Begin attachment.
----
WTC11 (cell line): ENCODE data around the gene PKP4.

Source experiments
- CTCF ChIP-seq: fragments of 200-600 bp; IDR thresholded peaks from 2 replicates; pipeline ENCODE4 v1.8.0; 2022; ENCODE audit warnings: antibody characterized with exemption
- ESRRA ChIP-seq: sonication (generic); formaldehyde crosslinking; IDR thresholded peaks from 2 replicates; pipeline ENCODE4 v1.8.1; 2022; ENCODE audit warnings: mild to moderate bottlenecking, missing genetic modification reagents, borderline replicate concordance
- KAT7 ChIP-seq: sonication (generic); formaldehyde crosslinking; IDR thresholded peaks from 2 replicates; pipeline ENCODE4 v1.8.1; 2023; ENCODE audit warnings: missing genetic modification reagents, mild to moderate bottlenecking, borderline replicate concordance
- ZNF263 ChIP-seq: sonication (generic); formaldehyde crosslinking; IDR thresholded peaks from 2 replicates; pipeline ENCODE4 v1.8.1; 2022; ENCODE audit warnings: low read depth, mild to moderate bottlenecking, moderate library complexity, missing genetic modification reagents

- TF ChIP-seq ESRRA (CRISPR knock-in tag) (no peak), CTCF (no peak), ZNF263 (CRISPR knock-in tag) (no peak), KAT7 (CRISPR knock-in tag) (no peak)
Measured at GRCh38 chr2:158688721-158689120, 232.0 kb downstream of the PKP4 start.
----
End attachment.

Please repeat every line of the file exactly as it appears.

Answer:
WTC11 (cell line): ENCODE data around the gene PKP4.

Source experiments
- CTCF ChIP-seq: fragments of 200-600 bp; IDR thresholded peaks from 2 replicates; pipeline ENCODE4 v1.8.0; 2022; ENCODE audit warnings: antibody characterized with exemption
- ESRRA ChIP-seq: sonication (generic); formaldehyde crosslinking; IDR thresholded peaks from 2 replicates; pipeline ENCODE4 v1.8.1; 2022; ENCODE audit warnings: mild to moderate bottlenecking, missing genetic modification reagents, borderline replicate concordance
- KAT7 ChIP-seq: sonication (generic); formaldehyde crosslinking; IDR thresholded peaks from 2 replicates; pipeline ENCODE4 v1.8.1; 2023; ENCODE audit warnings: missing genetic modification reagents, mild to moderate bottlenecking, borderline replicate concordance
- ZNF263 ChIP-seq: sonication (generic); formaldehyde crosslinking; IDR thresholded peaks from 2 replicates; pipeline ENCODE4 v1.8.1; 2022; ENCODE audit warnings: low read depth, mild to moderate bottlenecking, moderate library complexity, missing genetic modification reagents

- TF ChIP-seq ESRRA (CRISPR knock-in tag) (no peak), CTCF (no peak), ZNF263 (CRISPR knock-in tag) (no peak), KAT7 (CRISPR knock-in tag) (no peak)
Measured at GRCh38 chr2:158688721-158689120, 232.0 kb downstream of the PKP4 start.